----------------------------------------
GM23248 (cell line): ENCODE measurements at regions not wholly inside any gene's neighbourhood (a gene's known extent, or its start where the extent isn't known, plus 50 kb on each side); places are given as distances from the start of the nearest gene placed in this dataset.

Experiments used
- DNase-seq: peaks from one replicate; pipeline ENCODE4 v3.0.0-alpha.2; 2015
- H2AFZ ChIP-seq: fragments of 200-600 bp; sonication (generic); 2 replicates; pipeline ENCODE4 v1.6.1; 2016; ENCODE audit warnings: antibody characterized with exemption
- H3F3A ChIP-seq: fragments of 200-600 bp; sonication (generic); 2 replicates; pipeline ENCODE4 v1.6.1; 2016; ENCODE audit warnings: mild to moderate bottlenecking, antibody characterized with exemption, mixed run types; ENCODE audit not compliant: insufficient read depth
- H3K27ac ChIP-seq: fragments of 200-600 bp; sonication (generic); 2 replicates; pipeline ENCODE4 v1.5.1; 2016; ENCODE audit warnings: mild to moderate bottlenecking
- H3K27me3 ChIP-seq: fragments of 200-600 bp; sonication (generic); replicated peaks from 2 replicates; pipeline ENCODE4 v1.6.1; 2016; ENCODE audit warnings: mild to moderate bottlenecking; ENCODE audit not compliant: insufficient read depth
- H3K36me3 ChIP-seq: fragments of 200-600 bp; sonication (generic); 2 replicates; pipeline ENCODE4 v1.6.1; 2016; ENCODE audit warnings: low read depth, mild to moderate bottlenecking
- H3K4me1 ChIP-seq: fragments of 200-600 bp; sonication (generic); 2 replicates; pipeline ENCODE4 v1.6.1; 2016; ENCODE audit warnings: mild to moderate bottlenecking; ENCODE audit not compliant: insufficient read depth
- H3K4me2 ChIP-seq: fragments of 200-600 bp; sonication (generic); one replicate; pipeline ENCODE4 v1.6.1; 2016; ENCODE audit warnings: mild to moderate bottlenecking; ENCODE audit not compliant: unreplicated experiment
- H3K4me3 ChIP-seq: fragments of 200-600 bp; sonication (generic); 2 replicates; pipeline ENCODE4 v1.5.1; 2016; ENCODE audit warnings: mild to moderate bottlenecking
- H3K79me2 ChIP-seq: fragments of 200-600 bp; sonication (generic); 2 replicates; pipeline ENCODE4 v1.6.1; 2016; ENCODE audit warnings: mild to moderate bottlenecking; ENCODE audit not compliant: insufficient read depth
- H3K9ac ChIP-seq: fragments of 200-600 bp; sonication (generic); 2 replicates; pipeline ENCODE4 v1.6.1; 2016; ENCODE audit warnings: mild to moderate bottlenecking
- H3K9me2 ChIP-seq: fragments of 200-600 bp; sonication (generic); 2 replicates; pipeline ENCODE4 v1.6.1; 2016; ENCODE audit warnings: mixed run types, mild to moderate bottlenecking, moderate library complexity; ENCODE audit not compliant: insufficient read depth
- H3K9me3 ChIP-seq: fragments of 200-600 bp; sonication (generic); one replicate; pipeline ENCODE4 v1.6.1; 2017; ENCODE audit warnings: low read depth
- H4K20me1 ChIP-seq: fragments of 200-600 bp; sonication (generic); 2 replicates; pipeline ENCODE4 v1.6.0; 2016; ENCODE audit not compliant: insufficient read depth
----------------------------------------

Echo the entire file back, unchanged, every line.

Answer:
GM23248 (cell line): ENCODE measurements at regions not wholly inside any gene's neighbourhood (a gene's known extent, or its start where the extent isn't known, plus 50 kb on each side); places are given as distances from the start of the nearest gene placed in this dataset.

Experiments used
- DNase-seq: peaks from one replicate; pipeline ENCODE4 v3.0.0-alpha.2; 2015
- H2AFZ ChIP-seq: fragments of 200-600 bp; sonication (generic); 2 replicates; pipeline ENCODE4 v1.6.1; 2016; ENCODE audit warnings: antibody characterized with exemption
- H3F3A ChIP-seq: fragments of 200-600 bp; sonication (generic); 2 replicates; pipeline ENCODE4 v1.6.1; 2016; ENCODE audit warnings: mild to moderate bottlenecking, antibody characterized with exemption, mixed run types; ENCODE audit not compliant: insufficient read depth
- H3K27ac ChIP-seq: fragments of 200-600 bp; sonication (generic); 2 replicates; pipeline ENCODE4 v1.5.1; 2016; ENCODE audit warnings: mild to moderate bottlenecking
- H3K27me3 ChIP-seq: fragments of 200-600 bp; sonication (generic); replicated peaks from 2 replicates; pipeline ENCODE4 v1.6.1; 2016; ENCODE audit warnings: mild to moderate bottlenecking; ENCODE audit not compliant: insufficient read depth
- H3K36me3 ChIP-seq: fragments of 200-600 bp; sonication (generic); 2 replicates; pipeline ENCODE4 v1.6.1; 2016; ENCODE audit warnings: low read depth, mild to moderate bottlenecking
- H3K4me1 ChIP-seq: fragments of 200-600 bp; sonication (generic); 2 replicates; pipeline ENCODE4 v1.6.1; 2016; ENCODE audit warnings: mild to moderate bottlenecking; ENCODE audit not compliant: insufficient read depth
- H3K4me2 ChIP-seq: fragments of 200-600 bp; sonication (generic); one replicate; pipeline ENCODE4 v1.6.1; 2016; ENCODE audit warnings: mild to moderate bottlenecking; ENCODE audit not compliant: unreplicated experiment
- H3K4me3 ChIP-seq: fragments of 200-600 bp; sonication (generic); 2 replicates; pipeline ENCODE4 v1.5.1; 2016; ENCODE audit warnings: mild to moderate bottlenecking
- H3K79me2 ChIP-seq: fragments of 200-600 bp; sonication (generic); 2 replicates; pipeline ENCODE4 v1.6.1; 2016; ENCODE audit warnings: mild to moderate bottlenecking; ENCODE audit not compliant: insufficient read depth
- H3K9ac ChIP-seq: fragments of 200-600 bp; sonication (generic); 2 replicates; pipeline ENCODE4 v1.6.1; 2016; ENCODE audit warnings: mild to moderate bottlenecking
- H3K9me2 ChIP-seq: fragments of 200-600 bp; sonication (generic); 2 replicates; pipeline ENCODE4 v1.6.1; 2016; ENCODE audit warnings: mixed run types, mild to moderate bottlenecking, moderate library complexity; ENCODE audit not compliant: insufficient read depth
- H3K9me3 ChIP-seq: fragments of 200-600 bp; sonication (generic); one replicate; pipeline ENCODE4 v1.6.1; 2017; ENCODE audit warnings: low read depth
- H4K20me1 ChIP-seq: fragments of 200-600 bp; sonication (generic); 2 replicates; pipeline ENCODE4 v1.6.0; 2016; ENCODE audit not compliant: insufficient read depth